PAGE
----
Treasures I found at the Thrift Shop: Autism and Understanding

What we know, and what we don’t know we don’t know, and what we don’t know what others know or don’t know. WHEW!

Thirty Days of Autism

Today my boy and I were skulking in a thrift store – hunting for treasures. It is one of our favourite pass-times: something we can do together, an adventure of sorts, and always there is the promise of finding something absolutely remarkable. For me that would be some lovely 1940’s kitsch, movie memorabilia, photos or art, or old miscellaneous collectible bits and pieces. For H the treasure could include old movies or electronics, retro pop culture stuff, anything Star Wars or Star Trek, or even a really cool hat.

Today we were rummaging in the basement of a store that is the depository for the unwanted items from any number of local thrift stores. The search requires sorting through mounds of junk, loosely organized into boxes so that it remains on the tables (mostly) but with no thought to reining in the chaos beyond that. It is a bit…

View original post 1,060 more words

So I actually *am* autistic, but I still maintain that you aren’t helping!

Food for thought – we neurotypicals sometimes really need to get out of the way.

The "Diane is weird" files

Things have been silent recently. I’ve been a bit busy and also I’ve been going in for some testing. Yesterday I’ve had to face a reality that I’ve been cringing away from for years. Namely, that I am actually on the autistic spectrum.

Ideally I’d have been diagnosed when my mother brought me into the doctor as a small child. She knew I was weird.

But way back then, I didn’t fit the diagnostic criteria. Autism was split into several separate disorders, most of which were fairly unknown. Autism, Aspergers, etc.

A few years ago, though, they collapsed all of the disorders into one diagnosis. Autism Spectrum Disorder. They made the criteria much more broad.

So the picture of autism, and Aspergers that I fought for so long is not the diagnosis that I’ve gotten.

I am not Rain Man. I am not a savant, or a beautiful genius who…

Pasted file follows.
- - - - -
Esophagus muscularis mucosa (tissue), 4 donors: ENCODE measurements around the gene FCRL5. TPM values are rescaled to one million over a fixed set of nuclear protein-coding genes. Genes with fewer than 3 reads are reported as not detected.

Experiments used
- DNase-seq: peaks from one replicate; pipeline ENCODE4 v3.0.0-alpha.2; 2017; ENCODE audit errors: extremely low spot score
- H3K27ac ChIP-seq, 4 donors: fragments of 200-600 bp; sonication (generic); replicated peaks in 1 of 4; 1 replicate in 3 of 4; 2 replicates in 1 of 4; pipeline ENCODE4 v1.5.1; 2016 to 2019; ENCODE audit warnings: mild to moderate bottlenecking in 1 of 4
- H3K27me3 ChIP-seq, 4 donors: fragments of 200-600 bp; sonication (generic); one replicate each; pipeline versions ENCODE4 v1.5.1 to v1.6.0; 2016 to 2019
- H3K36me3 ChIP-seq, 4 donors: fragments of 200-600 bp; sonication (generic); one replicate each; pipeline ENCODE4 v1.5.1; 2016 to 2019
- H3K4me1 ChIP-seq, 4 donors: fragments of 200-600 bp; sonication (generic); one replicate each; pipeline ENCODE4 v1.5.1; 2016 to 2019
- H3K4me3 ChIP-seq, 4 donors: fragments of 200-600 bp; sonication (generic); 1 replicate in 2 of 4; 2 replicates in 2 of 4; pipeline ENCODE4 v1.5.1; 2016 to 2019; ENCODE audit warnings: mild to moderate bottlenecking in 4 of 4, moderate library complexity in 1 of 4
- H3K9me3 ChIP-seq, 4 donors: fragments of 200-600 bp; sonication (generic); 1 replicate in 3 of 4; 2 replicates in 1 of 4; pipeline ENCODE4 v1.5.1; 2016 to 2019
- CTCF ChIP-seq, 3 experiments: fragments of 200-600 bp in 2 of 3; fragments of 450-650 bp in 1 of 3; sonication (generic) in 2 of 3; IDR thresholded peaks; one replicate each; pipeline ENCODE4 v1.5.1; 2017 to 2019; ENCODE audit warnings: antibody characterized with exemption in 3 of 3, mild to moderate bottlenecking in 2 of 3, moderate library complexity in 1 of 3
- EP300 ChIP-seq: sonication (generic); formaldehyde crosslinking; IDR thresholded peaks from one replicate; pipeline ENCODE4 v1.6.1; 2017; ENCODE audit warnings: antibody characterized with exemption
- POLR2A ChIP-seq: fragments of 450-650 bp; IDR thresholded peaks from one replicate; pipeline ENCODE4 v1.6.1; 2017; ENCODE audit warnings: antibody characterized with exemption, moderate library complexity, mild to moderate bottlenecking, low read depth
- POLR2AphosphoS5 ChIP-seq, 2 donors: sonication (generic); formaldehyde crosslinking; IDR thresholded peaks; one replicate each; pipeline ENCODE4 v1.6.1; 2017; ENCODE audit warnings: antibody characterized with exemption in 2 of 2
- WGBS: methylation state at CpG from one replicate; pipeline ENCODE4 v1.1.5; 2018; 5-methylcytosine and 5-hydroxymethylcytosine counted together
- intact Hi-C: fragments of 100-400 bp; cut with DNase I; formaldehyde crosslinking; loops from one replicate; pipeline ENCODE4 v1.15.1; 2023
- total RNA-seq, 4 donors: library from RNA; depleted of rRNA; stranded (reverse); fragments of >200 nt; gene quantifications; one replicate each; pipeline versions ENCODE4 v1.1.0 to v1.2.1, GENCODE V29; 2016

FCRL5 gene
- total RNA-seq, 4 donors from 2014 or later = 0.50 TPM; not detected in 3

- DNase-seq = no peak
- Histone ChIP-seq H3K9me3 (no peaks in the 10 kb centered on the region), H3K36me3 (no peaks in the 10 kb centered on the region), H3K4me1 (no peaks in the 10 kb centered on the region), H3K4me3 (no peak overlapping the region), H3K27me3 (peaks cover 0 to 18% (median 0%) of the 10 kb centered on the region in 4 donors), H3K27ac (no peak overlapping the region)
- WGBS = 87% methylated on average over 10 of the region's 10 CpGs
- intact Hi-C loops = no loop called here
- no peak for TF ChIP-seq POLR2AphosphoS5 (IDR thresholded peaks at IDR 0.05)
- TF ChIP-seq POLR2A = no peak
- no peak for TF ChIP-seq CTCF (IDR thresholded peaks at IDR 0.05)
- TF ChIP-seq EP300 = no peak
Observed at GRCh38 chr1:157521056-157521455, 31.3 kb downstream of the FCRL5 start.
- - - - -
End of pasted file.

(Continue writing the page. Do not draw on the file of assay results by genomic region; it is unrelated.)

View original post 669 more words

Dangerous Assumptions

Just Stimming...

There is this thing that happens sometimes.

Parent has an autistic child. Autistic child doesn’t speak, or their speech isn’t an accurate window into what they are thinking. Autistic child is presumed to be very significantly intellectually disabled.

Years later, a method of communication is found that works for the child, and it turns out that they are in fact very smart. Very smart! The parents are overjoyed. They begin talking about presuming competence, the least dangerous assumption, that not being able to speak is not the same as not having anything to say.

They are so, so excited.

And they start talking about all the incorrect assumptions they had. If we’d known, they say, we wouldn’t have done X. If we had known they could read, think, hear us.

And it’s a big problem, because the way they talk…..they think the problem was that they treated their child like…

View original post 266 more words

The 11 Best Pieces of Autism Parenting Advice

K8 Librarian

I googled for thousands of hours to uncover these gems, I hope they help you as much as they helped us! I wrote this article as a catchall to share with friends or friends of friends that are looking for our story of our success. I dare to call it success because at age 8, Brady is doing GREAT. He understands himself, he advocates for himself (sometimes), he is making friends and treating them like friends, instead of like interchangeable people that share a common interest. This is a very exciting year for us, because it is a validation of parenting off the map. There really isn’t a parenting map, but there is the illusion of the map. When Brady wasn’t keeping up with his peers, it was a scary time for us–and every horrible thing we read or heard sounded possible. It’s not scary anymore.

at the Phoenix Art Museum (free on Wednesdays) at the Phoenix Art…

View original post 2,719 more words



Lyssa and Me

Cara sits in the chair to my right. She looks everywhere but at me; at the floor, at my desk, at her hands. I read through the notes from my colleague’s consultation last month, and the letters from various agencies. Now twenty-two, Cara crashed out of university in what is described as a psychotic episode four years ago. Called to the lecturer’s office to discuss an unsatisfactory assignment, she refused to speak and ran from the room. Several staff attempted to restrain her, resulting in frantic head-banging until she was removed by ambulance to the local psychiatric department.

The years since then have been a pattern of admissions after similar episodes. Staff on the ward note that once she recovers she is calm and appropriate, but very scared of some of the more labile patients. She has moved from hostel to hostel, and has no friends, or support system

View original post 1,265 more words